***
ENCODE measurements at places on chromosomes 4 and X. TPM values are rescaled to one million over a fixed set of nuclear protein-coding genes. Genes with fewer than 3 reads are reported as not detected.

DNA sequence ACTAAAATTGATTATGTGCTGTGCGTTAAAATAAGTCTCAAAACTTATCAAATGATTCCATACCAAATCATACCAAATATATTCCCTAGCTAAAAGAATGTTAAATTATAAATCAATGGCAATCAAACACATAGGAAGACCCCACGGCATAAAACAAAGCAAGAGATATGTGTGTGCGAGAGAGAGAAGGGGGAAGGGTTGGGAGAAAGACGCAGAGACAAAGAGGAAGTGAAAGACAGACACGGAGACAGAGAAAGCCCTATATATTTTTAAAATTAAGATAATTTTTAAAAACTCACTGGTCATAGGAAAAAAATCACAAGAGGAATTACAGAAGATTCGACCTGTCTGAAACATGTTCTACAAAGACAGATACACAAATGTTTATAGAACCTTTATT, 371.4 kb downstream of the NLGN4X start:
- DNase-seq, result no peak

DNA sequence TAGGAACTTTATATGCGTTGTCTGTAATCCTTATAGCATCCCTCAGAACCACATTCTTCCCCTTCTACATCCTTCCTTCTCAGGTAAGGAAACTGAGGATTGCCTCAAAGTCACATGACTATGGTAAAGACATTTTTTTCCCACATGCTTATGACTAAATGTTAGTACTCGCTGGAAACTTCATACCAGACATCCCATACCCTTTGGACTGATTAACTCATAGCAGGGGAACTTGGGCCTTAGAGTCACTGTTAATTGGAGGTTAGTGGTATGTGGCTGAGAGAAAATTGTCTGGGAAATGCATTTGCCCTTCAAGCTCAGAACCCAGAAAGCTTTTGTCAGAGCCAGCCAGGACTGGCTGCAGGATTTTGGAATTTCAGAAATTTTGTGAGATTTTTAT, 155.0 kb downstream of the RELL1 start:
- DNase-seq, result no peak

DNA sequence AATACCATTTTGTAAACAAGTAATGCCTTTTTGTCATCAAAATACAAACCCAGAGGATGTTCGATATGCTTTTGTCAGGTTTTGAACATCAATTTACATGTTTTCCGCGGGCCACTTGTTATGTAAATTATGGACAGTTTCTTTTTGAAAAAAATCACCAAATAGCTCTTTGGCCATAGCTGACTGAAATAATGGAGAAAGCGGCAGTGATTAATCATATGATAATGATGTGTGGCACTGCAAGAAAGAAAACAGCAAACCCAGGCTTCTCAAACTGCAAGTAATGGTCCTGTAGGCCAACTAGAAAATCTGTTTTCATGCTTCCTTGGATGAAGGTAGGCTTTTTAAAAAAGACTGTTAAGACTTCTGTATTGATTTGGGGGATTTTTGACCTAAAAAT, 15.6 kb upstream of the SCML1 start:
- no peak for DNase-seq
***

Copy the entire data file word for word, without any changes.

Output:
ENCODE measurements at places on chromosomes 4 and X. TPM values are rescaled to one million over a fixed set of nuclear protein-coding genes. Genes with fewer than 3 reads are reported as not detected.

DNA sequence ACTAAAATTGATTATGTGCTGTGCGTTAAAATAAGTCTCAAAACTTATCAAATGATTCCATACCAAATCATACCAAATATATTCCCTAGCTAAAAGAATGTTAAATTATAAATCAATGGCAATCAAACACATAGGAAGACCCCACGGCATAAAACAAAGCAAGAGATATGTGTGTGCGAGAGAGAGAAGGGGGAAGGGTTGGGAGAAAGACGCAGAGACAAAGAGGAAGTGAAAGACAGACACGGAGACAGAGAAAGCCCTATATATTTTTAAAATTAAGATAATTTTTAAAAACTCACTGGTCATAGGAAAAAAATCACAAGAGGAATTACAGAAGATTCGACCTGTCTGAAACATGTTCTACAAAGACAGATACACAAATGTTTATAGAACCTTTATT, 371.4 kb downstream of the NLGN4X start:
- DNase-seq, result no peak

DNA sequence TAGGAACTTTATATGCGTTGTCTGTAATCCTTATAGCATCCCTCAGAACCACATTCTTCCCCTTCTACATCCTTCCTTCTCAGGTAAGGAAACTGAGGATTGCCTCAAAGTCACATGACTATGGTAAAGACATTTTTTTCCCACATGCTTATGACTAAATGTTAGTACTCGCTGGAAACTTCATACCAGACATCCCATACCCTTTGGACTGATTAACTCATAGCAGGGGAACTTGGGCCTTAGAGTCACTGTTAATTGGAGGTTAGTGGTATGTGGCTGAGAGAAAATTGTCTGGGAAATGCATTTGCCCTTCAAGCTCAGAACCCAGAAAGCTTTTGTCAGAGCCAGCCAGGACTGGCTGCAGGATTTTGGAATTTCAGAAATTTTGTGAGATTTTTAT, 155.0 kb downstream of the RELL1 start:
- DNase-seq, result no peak

DNA sequence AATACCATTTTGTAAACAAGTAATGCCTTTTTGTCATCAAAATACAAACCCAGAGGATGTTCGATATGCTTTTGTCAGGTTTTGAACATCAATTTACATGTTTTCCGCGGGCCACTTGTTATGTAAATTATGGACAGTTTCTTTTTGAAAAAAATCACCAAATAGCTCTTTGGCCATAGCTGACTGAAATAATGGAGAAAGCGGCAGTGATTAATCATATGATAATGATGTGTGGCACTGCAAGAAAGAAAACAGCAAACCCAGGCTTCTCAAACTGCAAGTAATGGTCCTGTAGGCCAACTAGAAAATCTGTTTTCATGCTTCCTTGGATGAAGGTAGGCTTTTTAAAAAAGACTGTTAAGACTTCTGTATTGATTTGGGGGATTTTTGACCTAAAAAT, 15.6 kb upstream of the SCML1 start:
- no peak for DNase-seq